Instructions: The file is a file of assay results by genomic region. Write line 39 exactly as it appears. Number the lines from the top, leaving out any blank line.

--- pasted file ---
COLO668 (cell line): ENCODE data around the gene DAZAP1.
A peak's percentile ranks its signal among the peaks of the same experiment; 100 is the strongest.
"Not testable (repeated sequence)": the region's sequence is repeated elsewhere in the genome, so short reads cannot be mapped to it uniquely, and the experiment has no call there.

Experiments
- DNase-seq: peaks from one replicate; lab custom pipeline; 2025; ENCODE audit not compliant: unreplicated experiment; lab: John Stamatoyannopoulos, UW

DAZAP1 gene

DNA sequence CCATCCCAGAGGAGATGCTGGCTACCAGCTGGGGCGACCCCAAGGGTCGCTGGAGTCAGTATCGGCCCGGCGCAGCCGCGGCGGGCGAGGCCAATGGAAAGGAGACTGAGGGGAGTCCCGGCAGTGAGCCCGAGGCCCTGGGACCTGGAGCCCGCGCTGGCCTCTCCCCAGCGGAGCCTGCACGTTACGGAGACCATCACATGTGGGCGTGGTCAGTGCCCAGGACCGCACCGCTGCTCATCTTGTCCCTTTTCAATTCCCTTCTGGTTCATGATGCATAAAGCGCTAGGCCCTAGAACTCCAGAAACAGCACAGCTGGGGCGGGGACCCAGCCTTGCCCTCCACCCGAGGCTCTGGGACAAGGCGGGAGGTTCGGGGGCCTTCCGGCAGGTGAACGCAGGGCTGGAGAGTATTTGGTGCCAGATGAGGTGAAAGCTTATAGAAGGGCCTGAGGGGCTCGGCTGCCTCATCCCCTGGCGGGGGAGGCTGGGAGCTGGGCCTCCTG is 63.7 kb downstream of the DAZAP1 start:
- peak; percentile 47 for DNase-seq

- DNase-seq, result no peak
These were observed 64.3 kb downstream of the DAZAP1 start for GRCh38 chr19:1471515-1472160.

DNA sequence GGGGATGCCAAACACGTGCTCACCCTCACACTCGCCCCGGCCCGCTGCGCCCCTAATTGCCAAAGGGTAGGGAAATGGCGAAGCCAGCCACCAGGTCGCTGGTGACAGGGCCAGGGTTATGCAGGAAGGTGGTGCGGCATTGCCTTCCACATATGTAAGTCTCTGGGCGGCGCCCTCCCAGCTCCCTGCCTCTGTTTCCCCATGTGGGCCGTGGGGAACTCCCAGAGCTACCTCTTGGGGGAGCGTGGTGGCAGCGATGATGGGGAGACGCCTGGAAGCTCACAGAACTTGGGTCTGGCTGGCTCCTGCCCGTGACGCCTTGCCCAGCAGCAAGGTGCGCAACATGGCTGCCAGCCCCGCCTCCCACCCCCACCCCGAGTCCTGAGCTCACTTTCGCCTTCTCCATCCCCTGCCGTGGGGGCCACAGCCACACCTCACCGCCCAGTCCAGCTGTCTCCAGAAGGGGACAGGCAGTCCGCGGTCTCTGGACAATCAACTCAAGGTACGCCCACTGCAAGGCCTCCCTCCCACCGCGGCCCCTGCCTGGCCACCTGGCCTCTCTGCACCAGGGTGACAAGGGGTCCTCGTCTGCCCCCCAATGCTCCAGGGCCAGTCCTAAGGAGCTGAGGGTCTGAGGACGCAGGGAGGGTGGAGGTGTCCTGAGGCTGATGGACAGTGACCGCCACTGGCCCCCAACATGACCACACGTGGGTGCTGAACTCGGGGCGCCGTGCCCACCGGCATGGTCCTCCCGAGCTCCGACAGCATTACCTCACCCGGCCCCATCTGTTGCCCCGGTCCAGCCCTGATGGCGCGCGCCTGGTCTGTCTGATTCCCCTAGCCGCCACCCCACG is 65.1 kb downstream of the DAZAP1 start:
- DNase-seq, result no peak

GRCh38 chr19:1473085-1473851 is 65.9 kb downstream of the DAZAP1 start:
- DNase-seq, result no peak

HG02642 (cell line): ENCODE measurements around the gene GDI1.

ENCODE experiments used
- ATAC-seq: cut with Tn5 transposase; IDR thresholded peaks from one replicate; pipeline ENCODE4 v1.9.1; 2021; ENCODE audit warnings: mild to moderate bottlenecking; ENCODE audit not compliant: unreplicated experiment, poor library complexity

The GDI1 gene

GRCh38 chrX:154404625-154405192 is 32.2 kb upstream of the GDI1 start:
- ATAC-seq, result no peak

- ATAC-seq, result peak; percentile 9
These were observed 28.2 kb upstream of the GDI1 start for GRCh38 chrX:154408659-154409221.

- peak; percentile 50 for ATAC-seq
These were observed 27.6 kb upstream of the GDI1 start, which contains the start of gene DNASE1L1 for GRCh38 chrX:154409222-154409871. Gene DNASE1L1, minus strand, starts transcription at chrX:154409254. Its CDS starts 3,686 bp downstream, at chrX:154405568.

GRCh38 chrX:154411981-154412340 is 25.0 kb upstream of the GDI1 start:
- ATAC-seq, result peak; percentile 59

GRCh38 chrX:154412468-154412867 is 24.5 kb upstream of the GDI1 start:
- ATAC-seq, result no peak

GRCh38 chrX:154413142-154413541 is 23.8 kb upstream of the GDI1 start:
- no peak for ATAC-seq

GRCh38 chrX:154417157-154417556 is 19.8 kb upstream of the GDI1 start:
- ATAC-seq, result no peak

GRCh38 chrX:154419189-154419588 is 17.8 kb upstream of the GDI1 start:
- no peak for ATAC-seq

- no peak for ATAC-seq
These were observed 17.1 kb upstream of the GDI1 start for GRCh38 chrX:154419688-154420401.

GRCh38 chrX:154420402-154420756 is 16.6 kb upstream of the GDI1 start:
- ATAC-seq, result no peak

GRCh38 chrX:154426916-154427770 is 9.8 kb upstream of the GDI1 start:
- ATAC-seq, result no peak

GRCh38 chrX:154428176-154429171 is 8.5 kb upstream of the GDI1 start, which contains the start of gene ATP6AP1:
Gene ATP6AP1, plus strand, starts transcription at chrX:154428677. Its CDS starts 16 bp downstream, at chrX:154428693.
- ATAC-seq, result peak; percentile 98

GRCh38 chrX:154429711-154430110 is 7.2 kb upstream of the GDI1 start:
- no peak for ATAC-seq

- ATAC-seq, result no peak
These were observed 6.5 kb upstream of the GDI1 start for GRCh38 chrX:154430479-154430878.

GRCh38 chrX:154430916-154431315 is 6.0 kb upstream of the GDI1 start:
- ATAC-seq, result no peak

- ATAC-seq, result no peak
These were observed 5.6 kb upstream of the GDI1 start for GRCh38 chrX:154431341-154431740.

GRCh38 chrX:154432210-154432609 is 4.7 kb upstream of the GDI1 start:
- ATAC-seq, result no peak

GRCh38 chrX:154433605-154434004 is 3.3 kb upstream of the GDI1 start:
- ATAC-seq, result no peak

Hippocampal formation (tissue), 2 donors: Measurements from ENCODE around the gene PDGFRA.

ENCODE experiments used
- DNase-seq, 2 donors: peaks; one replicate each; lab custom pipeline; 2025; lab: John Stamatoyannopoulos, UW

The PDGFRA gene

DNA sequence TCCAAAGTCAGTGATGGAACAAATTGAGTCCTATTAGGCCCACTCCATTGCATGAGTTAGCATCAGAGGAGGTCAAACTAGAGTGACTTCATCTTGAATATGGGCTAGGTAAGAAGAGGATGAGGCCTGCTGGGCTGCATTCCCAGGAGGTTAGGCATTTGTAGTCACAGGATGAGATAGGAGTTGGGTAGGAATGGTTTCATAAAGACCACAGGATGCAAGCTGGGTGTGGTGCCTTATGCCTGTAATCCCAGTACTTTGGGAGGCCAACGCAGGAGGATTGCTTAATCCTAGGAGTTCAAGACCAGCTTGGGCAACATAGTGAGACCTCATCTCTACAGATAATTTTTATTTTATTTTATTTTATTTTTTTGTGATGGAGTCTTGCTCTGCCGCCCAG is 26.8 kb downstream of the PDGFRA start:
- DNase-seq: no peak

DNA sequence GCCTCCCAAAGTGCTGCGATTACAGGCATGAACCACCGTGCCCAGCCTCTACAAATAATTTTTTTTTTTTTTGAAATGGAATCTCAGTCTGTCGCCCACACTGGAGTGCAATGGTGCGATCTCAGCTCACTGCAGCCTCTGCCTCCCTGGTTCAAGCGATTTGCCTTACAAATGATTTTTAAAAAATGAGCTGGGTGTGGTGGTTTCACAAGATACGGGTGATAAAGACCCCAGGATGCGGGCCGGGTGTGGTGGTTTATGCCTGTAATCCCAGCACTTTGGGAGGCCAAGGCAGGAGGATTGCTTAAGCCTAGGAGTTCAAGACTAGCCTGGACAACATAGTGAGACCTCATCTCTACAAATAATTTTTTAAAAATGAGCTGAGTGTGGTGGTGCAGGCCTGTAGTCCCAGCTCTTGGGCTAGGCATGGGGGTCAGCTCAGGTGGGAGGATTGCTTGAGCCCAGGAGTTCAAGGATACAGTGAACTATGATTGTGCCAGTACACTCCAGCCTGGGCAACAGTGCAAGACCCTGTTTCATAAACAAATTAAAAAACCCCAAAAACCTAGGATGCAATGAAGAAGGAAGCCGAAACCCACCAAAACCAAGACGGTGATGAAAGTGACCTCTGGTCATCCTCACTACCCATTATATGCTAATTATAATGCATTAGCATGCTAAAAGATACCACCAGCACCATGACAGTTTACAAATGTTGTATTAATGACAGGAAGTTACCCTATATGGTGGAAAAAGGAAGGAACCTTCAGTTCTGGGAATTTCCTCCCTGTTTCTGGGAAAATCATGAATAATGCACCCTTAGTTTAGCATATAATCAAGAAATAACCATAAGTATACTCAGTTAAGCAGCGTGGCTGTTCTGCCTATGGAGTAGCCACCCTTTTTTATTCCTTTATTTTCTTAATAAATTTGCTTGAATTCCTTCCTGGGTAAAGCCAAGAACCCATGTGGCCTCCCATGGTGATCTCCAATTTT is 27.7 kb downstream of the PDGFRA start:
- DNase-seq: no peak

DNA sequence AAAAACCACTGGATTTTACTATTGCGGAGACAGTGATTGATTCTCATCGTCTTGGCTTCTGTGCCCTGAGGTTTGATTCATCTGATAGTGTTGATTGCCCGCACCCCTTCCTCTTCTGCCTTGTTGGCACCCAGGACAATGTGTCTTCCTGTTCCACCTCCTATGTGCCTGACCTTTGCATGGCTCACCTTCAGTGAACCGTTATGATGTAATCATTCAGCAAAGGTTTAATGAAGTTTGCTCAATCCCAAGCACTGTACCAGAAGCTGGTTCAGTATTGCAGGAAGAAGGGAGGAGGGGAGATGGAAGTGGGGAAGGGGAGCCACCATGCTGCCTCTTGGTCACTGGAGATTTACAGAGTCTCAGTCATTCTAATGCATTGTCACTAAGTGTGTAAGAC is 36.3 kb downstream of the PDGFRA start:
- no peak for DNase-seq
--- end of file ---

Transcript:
GRCh38 chrX:154426916-154427770 is 9.8 kb upstream of the GDI1 start: